The Atlantic magazine gives pollster Kellyanne Conway credit for Donald Trump’s stunning victory in November, saying that she is “a principal architect of the theory behind Trump’s winning campaign.”
Conway gets the credit because she showed in a 2014 survey how Americans’ concerns about the fairness and impact of large-scale legal and illegal immigration on Americans were being ignored, says author Molly Ball. Instead of paying attention to voters, elite business leaders, ethnic lobbyists, and media players preferred to focus their attention on foreign migrants into the United States.
Years before Conway went to work on Trump’s campaign—when she was still a midlist conservative pollster and Steve Bannon was still running Breitbart—the two were charter members, Bannon recently told me, of the “cabal” he was forming behind the scenes to upend the Republican establishment. And Conway’s ideas were the key to a major shift in the way Trump addressed immigration, which became his signature issue.
One Conway poll in particular—a little-noticed 2014 messaging memo commissioned by a controversial anti-immigration group—Bannon cited as a sort of Rosetta stone of the message that powered Trump’s victory. It was, Bannon told me, a pillar of “the intellectual infrastructure of the populist movement that candidate Trump galvanized” from the moment he began his candidacy in 2015…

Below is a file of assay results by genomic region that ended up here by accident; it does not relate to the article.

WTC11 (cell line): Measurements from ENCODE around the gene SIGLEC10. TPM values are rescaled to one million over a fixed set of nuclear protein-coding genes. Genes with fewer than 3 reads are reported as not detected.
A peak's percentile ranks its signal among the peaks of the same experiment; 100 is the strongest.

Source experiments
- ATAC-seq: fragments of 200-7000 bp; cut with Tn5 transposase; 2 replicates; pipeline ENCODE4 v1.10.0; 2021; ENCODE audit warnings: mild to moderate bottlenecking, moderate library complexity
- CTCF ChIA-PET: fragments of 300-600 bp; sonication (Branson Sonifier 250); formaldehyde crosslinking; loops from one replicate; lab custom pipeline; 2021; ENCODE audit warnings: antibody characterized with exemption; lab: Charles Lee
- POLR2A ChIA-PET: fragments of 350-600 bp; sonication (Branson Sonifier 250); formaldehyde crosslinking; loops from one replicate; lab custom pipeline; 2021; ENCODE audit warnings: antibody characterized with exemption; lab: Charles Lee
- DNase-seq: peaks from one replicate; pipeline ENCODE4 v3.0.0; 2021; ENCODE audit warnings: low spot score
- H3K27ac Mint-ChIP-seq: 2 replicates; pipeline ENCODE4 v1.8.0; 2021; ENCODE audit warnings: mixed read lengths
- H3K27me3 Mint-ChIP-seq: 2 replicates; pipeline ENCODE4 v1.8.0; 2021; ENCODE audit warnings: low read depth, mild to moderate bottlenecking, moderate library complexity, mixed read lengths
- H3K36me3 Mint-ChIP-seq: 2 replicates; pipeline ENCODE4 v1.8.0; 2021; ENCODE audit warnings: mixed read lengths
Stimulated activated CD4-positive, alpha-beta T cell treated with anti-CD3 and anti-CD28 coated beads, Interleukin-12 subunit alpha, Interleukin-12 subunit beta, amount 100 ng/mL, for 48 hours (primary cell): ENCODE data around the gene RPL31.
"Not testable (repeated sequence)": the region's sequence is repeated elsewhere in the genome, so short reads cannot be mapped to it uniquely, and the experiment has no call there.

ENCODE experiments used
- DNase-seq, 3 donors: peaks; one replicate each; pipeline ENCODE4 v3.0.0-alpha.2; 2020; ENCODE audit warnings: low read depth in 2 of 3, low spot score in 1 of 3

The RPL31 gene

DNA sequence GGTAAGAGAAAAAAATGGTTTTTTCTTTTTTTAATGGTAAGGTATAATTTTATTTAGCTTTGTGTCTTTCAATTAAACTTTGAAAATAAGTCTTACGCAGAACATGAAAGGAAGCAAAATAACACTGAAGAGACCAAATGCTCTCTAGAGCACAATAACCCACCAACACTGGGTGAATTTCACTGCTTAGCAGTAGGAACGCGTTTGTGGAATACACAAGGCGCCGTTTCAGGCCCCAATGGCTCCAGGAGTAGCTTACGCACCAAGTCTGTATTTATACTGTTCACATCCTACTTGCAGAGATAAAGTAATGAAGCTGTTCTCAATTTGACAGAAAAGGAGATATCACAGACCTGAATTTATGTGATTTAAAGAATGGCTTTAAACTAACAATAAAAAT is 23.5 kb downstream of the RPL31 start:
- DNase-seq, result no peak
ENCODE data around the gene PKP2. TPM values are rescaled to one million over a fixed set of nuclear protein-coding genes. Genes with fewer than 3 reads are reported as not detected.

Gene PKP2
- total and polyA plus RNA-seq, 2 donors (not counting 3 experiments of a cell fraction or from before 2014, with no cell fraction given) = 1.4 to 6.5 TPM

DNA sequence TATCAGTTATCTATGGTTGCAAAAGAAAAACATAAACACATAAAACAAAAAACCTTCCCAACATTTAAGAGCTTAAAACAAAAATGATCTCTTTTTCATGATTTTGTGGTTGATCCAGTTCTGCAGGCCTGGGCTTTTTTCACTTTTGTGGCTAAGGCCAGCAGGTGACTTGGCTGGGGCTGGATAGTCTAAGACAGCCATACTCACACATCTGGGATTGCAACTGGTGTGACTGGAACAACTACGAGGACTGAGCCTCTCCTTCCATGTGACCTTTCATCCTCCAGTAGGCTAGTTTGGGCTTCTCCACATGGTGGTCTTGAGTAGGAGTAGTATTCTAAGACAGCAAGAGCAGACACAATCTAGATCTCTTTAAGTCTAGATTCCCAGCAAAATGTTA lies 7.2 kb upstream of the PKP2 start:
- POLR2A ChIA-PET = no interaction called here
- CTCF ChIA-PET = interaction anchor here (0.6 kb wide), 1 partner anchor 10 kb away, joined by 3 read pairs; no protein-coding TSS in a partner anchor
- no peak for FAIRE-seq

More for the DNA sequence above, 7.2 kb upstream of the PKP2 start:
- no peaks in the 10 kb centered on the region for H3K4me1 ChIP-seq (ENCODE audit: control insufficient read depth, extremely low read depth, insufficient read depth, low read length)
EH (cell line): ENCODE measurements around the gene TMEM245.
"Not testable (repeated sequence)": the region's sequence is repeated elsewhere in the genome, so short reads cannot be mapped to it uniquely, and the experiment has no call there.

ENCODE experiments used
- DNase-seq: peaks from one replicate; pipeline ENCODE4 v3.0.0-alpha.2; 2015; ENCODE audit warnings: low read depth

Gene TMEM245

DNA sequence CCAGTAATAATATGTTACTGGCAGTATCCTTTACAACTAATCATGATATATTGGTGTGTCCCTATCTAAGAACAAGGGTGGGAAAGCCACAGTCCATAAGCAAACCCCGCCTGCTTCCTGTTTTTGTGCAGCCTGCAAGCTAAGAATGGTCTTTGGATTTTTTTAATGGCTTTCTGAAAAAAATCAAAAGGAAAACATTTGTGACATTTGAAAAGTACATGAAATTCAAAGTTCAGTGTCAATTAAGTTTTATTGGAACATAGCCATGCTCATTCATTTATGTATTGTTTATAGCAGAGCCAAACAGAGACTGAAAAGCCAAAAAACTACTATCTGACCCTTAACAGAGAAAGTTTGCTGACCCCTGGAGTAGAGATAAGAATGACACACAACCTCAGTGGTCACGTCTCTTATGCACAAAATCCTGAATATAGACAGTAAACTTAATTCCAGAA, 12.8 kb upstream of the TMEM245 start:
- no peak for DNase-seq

That makes Conway a central figure in the political realignment Trump pulled off in 2016, far more than the mere talking head many take her for…
Another conclusion is that Trump’s political strategists consider immigration restriction to be at the heart of his electoral appeal. It is the major dividing point between his philosophy and that of the erstwhile GOP establishment. Conway told me Trump had fundamentally changed the terms of the immigration debate. “The conversation before was, ‘What is fair to the illegal immigrant?’ Are you ripping families apart? Should the DACA kids stay? Should they have driver’s licenses?” she told me. “Now, the conversation is also, ‘What’s fair to the American worker?’ What’s fair to the local economy? What’s fair to law enforcement? What is fair all the way around?”
The Atlantic‘s article is not news to Breitbart readers, who already read about Conway’s central role, and who are familiar with her 2014 poll. Other conservative outlets also described the impact of Conway’s 2014 survey.